Celebrate the oil, that’s what the NHL’s Edmonton Oilers owner, Daryl Katz, wants to do with the 360 Architecture design of a proposed new arena for Alberta’s oil-rich city.

Renderings were released recently by the City of Edmonton of a full council unveil on May 16 and a public comment period opening in June, the new $450 million arena is modeled after a drop of oil. Or a comma. Or a mutated boomerang. Okay, officially, we’ll stick with the drop of oil.

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Considered a preliminary design, the curving glass-heavy structure falls into the proposed Edmonton Arena District, expected to provide a boost to the entire area north of Jasper Avenue. Along with the 18,500-seat “Oil Dome” (as has been dubbed by local media) set to open for the 2015-16 season if funding issues can fix themselves, expect a bevy of other community and retail uses surrounding the arena in a redevelopment push.

The main curve of the arena comes serves a use as a tall pedway over 104 Avenue that “drops people down to a new public square.” The interior of the building will spill open to daylight with the ample amount of glass designed into the sides of the arena. In a different act of lighting, the roof will potentially shoot beams of colored light into the sky, reminiscent of previous 360 Architecture designs, including an NHL arena in Columbus, Ohio.

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In a statement by the city, however, officials are quick to point out these images are preliminary and only a “starting point for evaluating possible options for building amenities and construction feasibility.”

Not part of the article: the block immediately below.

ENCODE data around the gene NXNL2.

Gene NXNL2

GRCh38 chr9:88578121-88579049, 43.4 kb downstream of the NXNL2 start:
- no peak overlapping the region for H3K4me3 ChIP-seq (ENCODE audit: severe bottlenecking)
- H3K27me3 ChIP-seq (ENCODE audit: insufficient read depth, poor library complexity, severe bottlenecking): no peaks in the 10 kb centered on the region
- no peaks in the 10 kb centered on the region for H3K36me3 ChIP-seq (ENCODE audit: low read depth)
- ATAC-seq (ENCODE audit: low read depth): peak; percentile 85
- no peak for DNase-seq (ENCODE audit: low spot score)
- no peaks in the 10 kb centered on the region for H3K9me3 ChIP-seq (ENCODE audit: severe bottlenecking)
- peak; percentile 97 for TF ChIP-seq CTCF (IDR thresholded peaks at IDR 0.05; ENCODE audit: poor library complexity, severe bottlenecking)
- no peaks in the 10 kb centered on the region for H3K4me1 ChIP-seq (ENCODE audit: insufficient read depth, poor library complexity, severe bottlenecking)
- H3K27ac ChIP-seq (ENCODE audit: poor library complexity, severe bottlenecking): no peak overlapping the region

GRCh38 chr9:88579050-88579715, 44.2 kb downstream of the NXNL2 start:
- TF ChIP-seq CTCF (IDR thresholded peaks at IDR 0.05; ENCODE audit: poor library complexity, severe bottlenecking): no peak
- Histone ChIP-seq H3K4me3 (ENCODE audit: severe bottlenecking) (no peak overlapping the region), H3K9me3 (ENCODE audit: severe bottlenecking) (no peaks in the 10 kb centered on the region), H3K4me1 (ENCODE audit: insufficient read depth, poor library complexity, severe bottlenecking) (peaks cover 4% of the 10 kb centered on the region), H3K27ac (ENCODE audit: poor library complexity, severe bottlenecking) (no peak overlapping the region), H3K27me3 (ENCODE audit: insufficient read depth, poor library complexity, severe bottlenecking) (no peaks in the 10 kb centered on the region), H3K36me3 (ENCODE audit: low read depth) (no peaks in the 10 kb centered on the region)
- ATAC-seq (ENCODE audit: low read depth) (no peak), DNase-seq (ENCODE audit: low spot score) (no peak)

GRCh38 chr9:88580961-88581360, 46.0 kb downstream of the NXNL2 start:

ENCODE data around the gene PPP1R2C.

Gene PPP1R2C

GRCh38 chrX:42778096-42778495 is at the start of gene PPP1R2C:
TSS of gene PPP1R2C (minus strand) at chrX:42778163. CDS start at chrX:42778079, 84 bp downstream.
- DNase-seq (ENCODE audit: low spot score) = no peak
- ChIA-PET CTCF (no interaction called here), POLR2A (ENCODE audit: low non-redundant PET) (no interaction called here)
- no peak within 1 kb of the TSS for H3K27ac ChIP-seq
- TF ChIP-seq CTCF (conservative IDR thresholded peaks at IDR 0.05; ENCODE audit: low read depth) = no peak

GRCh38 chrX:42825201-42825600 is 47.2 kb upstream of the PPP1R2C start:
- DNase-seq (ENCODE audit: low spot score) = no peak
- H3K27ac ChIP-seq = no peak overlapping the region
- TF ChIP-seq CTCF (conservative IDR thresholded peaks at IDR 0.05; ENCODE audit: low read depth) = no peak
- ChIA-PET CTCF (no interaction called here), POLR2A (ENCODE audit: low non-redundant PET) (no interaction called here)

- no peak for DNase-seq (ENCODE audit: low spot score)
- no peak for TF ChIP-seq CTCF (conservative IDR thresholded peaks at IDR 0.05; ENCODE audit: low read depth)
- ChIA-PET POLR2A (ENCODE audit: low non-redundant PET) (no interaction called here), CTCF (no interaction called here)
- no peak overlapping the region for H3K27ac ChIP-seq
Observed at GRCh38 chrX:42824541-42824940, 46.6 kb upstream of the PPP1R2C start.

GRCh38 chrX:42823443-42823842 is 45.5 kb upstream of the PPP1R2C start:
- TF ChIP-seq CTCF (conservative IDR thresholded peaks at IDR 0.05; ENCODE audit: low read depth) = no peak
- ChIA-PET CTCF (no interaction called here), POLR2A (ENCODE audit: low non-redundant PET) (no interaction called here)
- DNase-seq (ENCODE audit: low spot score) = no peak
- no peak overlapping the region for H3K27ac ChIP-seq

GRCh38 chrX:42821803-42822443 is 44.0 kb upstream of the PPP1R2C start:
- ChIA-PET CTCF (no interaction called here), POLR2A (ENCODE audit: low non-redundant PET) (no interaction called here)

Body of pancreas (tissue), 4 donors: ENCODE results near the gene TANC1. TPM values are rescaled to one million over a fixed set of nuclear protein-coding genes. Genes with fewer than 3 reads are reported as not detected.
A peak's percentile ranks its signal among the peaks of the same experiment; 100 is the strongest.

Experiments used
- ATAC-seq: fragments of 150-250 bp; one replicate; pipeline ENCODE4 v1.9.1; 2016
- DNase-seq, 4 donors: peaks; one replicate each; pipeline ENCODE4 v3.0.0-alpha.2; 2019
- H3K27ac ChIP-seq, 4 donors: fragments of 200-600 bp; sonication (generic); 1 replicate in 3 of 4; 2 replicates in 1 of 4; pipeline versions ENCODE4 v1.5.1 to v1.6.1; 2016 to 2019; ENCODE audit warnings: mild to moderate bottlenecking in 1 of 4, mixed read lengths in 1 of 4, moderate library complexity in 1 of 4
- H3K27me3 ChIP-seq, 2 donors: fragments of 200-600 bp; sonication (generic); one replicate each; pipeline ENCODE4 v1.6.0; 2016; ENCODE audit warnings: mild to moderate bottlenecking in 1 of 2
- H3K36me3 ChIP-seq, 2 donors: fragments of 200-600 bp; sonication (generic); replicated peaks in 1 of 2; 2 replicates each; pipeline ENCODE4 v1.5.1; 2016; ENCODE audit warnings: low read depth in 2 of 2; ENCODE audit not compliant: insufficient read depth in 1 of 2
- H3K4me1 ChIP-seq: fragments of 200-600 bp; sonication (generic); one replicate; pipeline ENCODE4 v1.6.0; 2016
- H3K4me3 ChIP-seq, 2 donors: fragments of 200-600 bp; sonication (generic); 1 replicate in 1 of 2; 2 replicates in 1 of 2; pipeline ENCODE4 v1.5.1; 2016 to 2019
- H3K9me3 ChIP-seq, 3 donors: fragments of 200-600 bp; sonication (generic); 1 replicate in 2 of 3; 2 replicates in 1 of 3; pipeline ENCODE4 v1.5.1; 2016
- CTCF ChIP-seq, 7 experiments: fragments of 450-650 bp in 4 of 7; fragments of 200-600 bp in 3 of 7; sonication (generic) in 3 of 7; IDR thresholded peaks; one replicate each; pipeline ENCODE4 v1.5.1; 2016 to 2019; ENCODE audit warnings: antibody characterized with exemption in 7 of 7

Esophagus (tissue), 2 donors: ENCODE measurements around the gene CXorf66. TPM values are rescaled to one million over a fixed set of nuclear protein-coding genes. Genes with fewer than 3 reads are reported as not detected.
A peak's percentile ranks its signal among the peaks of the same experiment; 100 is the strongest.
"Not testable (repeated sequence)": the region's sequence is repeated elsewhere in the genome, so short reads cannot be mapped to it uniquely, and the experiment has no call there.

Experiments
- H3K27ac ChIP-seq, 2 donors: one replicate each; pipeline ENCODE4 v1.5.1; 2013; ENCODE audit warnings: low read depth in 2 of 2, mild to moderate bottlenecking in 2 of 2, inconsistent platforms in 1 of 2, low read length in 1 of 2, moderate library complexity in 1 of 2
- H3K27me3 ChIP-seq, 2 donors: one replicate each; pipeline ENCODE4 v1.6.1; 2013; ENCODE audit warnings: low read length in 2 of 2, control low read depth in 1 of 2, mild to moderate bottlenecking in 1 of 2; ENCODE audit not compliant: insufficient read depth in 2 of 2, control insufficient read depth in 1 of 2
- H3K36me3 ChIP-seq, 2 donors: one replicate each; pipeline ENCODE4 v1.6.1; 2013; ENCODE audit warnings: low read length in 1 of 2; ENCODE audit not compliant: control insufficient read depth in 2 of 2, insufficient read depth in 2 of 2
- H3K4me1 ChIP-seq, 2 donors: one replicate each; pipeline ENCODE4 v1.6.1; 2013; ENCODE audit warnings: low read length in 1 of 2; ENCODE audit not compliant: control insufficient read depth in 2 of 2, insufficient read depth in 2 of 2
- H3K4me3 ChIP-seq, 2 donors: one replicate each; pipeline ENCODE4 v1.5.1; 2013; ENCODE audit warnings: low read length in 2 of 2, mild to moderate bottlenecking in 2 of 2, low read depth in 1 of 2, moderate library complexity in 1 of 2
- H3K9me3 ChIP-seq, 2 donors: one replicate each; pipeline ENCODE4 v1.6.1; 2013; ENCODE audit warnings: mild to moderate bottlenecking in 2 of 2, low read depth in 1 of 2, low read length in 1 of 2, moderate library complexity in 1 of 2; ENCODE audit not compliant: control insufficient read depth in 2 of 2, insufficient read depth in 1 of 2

Katz told local media he’s an architecture buff and thought the oil drop captured the spirit of Edmonton. He’s also a big fan of the potential to tie the arena to a slew of new developments locally and the potential to light up Edmonton’s sky with the lighted roof. Katz has been following the reaction of the locals and says they have been largely supportive of the progressive design.

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Katz has been on a push to use the $450 million NHL hockey complex to anchor the new Edmonton Arena District, with $125 million coming from the city of Edmonton and $100 million from Katz to build the facility. A Facility Improvement Fee paid by users will pull in another $125 million. But the additional $100 million still hasn’t been spoken for, although both the city and Katz appear confident that provincial infrastructure funds could make up the final funding gap.

While Edmonton already hosts NHL hockey and easily sells out their current venue on a routine basis, Katz says the city needs a new arena to keep the Oilers viable, since the current Rexall Place location is one of the smallest in the league, is the second oldest and caps revenue abilities with its lack of luxury amenities, suits and more.

Hopefully the rest of North American can follow the lead of Edmonton and design all new arenas after the area’s leading commodity. Imagine the possibilities. 

Follow Tim Newcomb on Twitter here.

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